It can also be applied to other processes, for example guiding them through a troubleshooting process. Since user experience is a huge part of whether or not a customer, it’s a wonder that this type of copywriting has only gotten the attention it deserves recently.

UX Writing can get pretty subtle, though: even choice of words can be important. That’s why it’s a good idea to really know what you’re doing and in the next section, we’ll look at some best practices.

Effective UX Writing: Best Practices

So what are some best practices to make your UX writing do what it’s supposed to – drive engagement and increase sales?

#1 Avoid Jargon

Say your user runs into an error – you can explain that error in simple terms, i.e., network could not be reached instead of “error123.” Most users don’t care about the technical details: you just need to alert them that they’ve run into an error.

#2 Be Concise and To the Point

Generally, you want to use as few words as possible – write in a natural way and don’t use overly complex words. Each word should be important. A great quote from one UX writer, John Saito, is that the aim “is to not have your words be noticed, so it becomes a seamless experience.”

#3 Write as If You’re Having a Conversation

It’s a good idea to write the way you would speak when talking to someone. You’ll want to use the active voice instead of the passive voice.

# 4 Give Actionable Advice

It’s not going to help a person much if you let them know they’ve run into an error but don’t direct them to information that can help them resolve the issue. Therefore, make sure to include this kind of information in any error messages.

How to Improve Your Product’s UX Writing

If your product already has writing, what can you do to bring it more ? Definitely look at the tips we listed in the previous section and see if your writing is up to par, but here we can offer some more important pieces.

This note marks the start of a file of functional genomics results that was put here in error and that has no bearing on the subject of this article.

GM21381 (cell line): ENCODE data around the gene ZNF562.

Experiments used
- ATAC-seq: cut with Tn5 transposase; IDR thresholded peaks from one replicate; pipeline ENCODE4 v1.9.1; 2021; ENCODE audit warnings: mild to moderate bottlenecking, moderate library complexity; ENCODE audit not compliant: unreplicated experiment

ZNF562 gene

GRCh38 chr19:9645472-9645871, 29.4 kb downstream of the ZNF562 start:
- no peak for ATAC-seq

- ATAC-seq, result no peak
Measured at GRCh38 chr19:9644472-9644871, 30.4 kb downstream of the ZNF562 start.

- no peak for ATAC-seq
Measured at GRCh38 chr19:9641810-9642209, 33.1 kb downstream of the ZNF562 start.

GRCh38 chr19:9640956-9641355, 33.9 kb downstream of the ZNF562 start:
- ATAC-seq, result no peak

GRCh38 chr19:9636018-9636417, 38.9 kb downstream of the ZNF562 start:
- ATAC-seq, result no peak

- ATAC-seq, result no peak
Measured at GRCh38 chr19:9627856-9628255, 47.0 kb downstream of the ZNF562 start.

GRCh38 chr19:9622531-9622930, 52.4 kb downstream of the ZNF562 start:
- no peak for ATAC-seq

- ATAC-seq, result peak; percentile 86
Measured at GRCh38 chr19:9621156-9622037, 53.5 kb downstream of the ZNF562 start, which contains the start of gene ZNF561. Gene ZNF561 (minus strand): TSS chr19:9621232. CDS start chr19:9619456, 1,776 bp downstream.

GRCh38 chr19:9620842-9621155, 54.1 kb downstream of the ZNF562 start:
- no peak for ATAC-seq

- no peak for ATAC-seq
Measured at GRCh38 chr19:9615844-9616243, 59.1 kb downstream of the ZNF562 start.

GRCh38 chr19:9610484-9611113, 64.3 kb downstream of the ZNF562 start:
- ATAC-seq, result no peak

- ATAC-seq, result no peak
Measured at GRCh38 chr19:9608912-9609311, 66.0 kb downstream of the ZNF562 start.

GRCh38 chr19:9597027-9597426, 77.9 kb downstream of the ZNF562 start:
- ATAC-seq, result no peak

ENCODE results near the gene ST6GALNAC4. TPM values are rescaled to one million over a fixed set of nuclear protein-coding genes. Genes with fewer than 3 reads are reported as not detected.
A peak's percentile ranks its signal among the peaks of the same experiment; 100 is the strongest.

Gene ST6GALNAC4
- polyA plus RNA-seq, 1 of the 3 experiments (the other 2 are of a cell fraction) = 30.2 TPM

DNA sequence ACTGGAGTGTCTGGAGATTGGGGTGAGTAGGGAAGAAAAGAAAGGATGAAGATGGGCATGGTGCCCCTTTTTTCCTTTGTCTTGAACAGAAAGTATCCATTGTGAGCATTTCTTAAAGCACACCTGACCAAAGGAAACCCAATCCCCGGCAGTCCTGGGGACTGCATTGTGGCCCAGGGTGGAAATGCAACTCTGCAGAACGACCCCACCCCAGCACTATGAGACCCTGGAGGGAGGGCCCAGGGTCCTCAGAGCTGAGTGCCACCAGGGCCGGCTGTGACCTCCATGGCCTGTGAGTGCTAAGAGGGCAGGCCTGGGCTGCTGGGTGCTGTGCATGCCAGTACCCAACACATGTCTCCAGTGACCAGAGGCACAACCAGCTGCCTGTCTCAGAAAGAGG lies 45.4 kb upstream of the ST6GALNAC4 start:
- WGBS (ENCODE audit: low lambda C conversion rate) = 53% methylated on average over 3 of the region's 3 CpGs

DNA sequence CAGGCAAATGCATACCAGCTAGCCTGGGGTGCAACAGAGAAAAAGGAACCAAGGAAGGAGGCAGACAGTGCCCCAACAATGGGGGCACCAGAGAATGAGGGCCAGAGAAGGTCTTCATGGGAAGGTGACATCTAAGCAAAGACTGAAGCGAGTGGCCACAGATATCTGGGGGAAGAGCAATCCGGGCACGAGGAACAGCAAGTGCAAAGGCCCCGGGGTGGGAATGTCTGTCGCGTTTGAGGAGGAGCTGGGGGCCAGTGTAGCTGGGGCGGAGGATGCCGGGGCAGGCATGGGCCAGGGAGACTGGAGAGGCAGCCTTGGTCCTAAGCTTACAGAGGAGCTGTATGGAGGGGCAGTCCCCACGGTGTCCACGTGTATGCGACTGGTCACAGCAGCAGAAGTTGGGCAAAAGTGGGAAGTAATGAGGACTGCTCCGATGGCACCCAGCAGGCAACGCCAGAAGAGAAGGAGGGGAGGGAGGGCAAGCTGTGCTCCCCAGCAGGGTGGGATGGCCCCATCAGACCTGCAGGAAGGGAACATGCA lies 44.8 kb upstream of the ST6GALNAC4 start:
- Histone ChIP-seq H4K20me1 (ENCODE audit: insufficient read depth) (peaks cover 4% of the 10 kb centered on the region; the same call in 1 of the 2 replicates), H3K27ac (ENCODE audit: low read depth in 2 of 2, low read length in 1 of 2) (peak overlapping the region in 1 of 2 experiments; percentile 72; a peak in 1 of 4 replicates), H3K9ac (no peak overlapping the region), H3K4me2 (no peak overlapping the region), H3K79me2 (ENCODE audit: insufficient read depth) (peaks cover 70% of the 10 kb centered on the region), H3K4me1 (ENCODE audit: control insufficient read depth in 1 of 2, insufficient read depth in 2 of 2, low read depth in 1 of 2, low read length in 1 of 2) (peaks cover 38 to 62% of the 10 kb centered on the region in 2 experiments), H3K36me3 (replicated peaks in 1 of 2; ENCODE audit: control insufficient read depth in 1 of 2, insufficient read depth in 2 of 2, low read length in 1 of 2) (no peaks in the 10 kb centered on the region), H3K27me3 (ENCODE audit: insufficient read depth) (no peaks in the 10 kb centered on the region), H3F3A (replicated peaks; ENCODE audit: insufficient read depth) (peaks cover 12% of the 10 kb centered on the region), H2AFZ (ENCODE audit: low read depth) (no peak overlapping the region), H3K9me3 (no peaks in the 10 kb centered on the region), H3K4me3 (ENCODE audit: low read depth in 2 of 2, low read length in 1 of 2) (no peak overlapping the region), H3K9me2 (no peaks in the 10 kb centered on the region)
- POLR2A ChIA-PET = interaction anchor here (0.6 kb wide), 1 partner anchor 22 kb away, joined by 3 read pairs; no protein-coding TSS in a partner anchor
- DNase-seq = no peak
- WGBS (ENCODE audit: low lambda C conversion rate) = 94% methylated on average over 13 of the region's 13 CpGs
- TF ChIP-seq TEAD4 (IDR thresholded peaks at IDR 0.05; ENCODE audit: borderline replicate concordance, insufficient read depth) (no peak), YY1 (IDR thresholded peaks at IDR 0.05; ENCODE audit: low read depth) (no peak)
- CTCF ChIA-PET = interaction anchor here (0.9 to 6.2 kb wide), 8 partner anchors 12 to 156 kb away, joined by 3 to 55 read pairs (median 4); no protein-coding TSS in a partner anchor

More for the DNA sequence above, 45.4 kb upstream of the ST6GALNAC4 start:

You want to think about user intention. A great example involves research done by Maggie Stanphill, Google’s UX Director. Her and her team realized that, on Google hotel search, the option “Book a Room” was too committal. Upon changing this to “Check Availability”, they noticed an increase of 17 % in user engagement, “Check Availability” reflected users’ state of mind at that point in the process; they weren’t ready to book, just seeing what their options were.

You should also use creative, interesting language: have fun. Your user will get more out of the product this way, and having a fun error message is better than a dry, technical one. Consider Reddit’s humorous “You broke Reddit ” error message. What sounds more interesting: “Search Spotify ” or “Find Music You Love”? Words are powerful!

Overall, UX Writing is one of the most important things, if not the most important thing, when it comes to having a successful digital product – copy IS design now.

Customers want to feel helped and engaged with, and to be able to navigate the software as easily as possible. Good UX writing can absolutely make the difference between your product becoming popular and falling by the wayside, so keep researching it and consider investing it.